Wednesday, May 22, 2024

Heather du Plessis-Allan: You don't have to applaud a politician

Judging by the list of the most popular reads on any particular website, it seems quite a few of us have now read the account of how rude the audience at the Ockham Book Awards were to the Prime Minister.

According to Steve Braunias, when Luxon was welcomed onto the stage, the "applause basically sounded like one hand clapping" - and after his speech was done, the applause was even less than before. And he was apparently gently mocked in comments by the MC, our very own Jack Tame,  and two authors thereafter. 

I'm predicting that there are going to be split opinions on this, and that the opinions will probably largely be split along voting lines. But I'm going to come to the defence of that audience, because I think it is perfectly acceptable for an audience not to applaud a politician.

You don’t have to. You don't have to give a round of applause to a politician if you do not agree with what they stand for.

Jacinda Ardern had to live with that kind of treatment, and I'm sure many of us thought it was completely deserved. She got yelled at by farmers at Fieldays, she and a bunch of Labour politicians were bugged by protestors at pre-arranged events after the lockdowns. And that’s not even to mention the stuff that apparently used to get said to her just on the street.

It is bad manners, you’ll have no argument from me on that one. But as long as it’s not going too far, like that kid who spat at David Seymour, and it's just words or deliberate silence - I can accept some bad manners in politics.

Because the decisions that are made by these people in power are actually material - they affect our lives. Sometimes really badly, think of what Jacinda's Government was doing to farmers. You could hardly expect farmers to give her a round of applause.

It's the same with the Ockham's audience. The kind of people who go to book awards evenings are generally going to be the kind of people who go to dinner parties in Grey Lynn, and while drinking a bottle of $200 pinot noir, they moan about child poverty - and they can't even see the irony in that.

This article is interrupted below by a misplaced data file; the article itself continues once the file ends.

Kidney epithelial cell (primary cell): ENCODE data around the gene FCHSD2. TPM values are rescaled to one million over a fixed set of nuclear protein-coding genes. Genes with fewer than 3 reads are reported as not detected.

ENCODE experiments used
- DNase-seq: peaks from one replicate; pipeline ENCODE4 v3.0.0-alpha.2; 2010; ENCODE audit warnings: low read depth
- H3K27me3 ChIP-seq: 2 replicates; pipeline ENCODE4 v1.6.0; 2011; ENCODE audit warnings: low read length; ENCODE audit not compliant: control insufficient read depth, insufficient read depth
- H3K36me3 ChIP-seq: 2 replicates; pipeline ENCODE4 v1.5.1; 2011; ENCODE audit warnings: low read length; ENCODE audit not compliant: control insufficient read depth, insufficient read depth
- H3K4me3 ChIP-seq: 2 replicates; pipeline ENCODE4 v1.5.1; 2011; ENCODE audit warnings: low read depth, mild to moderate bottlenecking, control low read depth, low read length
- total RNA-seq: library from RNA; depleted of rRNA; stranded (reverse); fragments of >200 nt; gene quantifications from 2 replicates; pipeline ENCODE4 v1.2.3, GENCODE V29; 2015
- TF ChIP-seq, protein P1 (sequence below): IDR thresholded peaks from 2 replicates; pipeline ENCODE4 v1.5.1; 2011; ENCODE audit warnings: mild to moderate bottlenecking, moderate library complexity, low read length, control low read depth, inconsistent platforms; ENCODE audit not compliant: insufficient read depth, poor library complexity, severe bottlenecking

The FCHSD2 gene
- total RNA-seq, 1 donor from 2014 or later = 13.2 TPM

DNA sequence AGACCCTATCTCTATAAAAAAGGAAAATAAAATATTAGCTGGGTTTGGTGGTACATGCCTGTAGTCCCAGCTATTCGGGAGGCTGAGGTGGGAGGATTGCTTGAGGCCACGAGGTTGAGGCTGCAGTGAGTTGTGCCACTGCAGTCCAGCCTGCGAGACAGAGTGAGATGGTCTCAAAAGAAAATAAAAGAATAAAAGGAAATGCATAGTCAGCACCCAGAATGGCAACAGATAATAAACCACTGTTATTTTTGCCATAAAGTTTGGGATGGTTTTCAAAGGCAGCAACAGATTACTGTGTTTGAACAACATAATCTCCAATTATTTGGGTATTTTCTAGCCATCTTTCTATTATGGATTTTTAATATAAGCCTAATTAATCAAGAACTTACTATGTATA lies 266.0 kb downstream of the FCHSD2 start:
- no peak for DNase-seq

They're hardly going to love Luxon, and they don’t have to love Luxon. And they don’t have to pretend to, just like you don't have to pretend to like your least favourite politician either.

Heather du Plessis-Allan is a journalist and commentator who hosts Newstalk ZB's Drive show HERE - where this article was sourced.


Anna Mouse said...

To some extent I disagree and without supporting Luxon this is why...

Luxon was an invited participant and as such regardless of personal politics deserves at least the modicum of respect as said invitee, both from the MC and the audience et al.

The fact that Ardern may have been heckeled by farmers at an event she attended is not comparible because she was not there by invitation.

Luxon did not go to the Ockham's to grandstand politics, whereas Ardern at Fieldays would have had a political bent.

Tip the situations in reverse and you could without doubt state that Ardern at the Ockhams would not have been treated the same.

People who show their bias in public lack the basics of socially acceptable norms and it says much more about them than it does anything else.

IMO you may not like a politician but at an invite only event you should behave with more decorum than rabble at footy match.

EP said...

Good thoughtful commentaries both.

Anonymous said...

Jack Tame’s comments, while predictable, were unacceptable, but the audience is well within their rights to not clap. There’s nothing wrong with ‘if you don’t have anything nice to say, don’t say anything at all’

I doubt Luxon would have been bothered, he no doubt mixes in these Grey Lynn, Herne Bay, Remuera, Thorndon (Wgn) & Fendalton (CHCH) etc Pinot Noir & Champagne Socialist circles far more than the rest of us, so is probably well versed in their hypocrisy.

To their credit, at least they turned up & listened. He could have just as easily been speaking to an empty room, like Hipkins has.

Valid Point said...

A simple rule is that whilst you may not like the person holding the Prime Minister's title, you must always respect the position. Without that, it's a slippery slope to disorder.

Anonymous said...

What is the Ockhams?

Anonymous said...

Valid point, a slippery slope to disorder? Because no one liked, agreed with, voted for, or aren't interested in the current prime minister??? Please.